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Zainab Calcuttawala

Zainab Calcuttawala

Zainab Calcuttawala is an American journalist based in Morocco. She completed her undergraduate coursework at the University of Texas at Austin (Hook’em) and reports on…

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Tokyo Seeks Tough U.N. Response To North Korean Missile Launch

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A day after North Korea fired a ballistic missile over Japan, Tokyo is pushing the United States to encourage the United Nations to levy new sanctions against Pyongyang, including choking off North Korea’s oil supplies, a new Reuters report said.

New measures could be designed to target North Koreans who work abroad or oil supplies. The U.S. is usually the nation author of all drafts of the U.N.’s sanctions on North Korea. American diplomats then negotiate any potential sanctions with China, Pyongyang’s main ally in international circles.

The medium-range ballistic missile, fired, according to Kim Jong-un’s regime, in retaliation for South Korean military tests with the U.S., flew over northern Japan. Tokyo is seeking a “strong resolution” on North Korea, according to Koro Bessho, the Japanese ambassador to the U.N.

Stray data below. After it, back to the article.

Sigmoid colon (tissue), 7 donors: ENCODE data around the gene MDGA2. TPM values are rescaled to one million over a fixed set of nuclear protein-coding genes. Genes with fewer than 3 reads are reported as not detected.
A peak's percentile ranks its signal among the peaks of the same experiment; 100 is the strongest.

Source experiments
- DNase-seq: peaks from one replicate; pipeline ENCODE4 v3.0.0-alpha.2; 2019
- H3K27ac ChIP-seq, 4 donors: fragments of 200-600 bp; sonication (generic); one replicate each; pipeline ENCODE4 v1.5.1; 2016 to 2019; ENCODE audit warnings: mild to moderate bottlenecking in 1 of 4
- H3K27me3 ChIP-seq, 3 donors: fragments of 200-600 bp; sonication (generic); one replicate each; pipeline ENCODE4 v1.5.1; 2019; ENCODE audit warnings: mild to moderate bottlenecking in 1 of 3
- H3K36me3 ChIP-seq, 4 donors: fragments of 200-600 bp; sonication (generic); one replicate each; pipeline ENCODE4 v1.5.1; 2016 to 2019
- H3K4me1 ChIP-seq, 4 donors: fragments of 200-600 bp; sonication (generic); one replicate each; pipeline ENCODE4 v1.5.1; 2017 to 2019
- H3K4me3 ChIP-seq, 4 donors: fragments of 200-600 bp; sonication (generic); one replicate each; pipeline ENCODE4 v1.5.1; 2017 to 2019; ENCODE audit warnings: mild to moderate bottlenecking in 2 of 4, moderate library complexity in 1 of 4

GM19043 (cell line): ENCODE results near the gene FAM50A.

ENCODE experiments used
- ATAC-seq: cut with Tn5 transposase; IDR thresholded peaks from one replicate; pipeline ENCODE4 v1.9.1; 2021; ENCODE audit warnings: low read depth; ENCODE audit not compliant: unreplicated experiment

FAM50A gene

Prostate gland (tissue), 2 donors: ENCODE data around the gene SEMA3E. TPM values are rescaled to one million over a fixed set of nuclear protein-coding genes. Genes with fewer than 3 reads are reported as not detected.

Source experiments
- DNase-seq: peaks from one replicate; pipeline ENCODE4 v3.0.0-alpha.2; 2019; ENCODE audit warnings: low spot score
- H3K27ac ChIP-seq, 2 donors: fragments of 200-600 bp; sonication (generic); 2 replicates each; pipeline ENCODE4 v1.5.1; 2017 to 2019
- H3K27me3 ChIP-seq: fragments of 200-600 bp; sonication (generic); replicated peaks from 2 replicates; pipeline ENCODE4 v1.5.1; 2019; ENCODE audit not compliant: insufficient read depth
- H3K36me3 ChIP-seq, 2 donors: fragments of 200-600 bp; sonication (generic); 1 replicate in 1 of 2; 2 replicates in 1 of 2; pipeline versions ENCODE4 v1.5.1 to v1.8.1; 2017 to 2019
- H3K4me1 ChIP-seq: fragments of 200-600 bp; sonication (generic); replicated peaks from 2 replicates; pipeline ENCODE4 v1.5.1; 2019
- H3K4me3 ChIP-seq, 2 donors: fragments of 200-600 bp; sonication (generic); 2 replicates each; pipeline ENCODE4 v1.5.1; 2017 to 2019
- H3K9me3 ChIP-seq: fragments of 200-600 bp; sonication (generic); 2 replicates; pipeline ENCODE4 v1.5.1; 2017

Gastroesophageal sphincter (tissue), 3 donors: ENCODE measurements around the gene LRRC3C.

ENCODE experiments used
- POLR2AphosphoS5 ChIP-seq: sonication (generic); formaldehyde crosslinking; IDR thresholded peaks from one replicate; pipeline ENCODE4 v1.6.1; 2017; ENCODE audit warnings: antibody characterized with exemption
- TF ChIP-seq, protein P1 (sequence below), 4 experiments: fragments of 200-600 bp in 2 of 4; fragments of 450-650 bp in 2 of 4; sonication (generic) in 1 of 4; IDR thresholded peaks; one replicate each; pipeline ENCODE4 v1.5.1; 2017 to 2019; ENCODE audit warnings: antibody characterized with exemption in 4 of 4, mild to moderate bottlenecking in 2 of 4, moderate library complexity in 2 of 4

“We will certainly discuss it with the United States,” Bessho told reporters on Wednesday.

Beijing’s newest round of sanctions against Pyongyang ban only oil and gas exports from North Korea, while steady oil supplies from China to North Korea continue to prop up Pyongyang, allowing it to avert an energy meltdown, according to new reports emerging from the area.

Cheap North Korean workers still work in dimly lit factories to continue progress in weapons factories and related projects.

Still, the Chinese military has plans to defend North Korea from any ideas of regime change from the United States.

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“If China believes [it is] very much necessary to send troops inside to best serve its interests, I don’t see why China wouldn’t do so,” said Zhao Tong from the Carnegie Tsinghua Centre for Global Policy, based in Beijing.

Fresh sanctions against North Korea cover seafood, coal and iron ore coming from the country into China, which costs Kim Jong-un’s regime $1 billion a year. The new measures are sure to cut deep into the impoverished country of 25.1 million people, 70 percent of whom are food insecure.

By Zainab Calcuttawala for Oilprice.com

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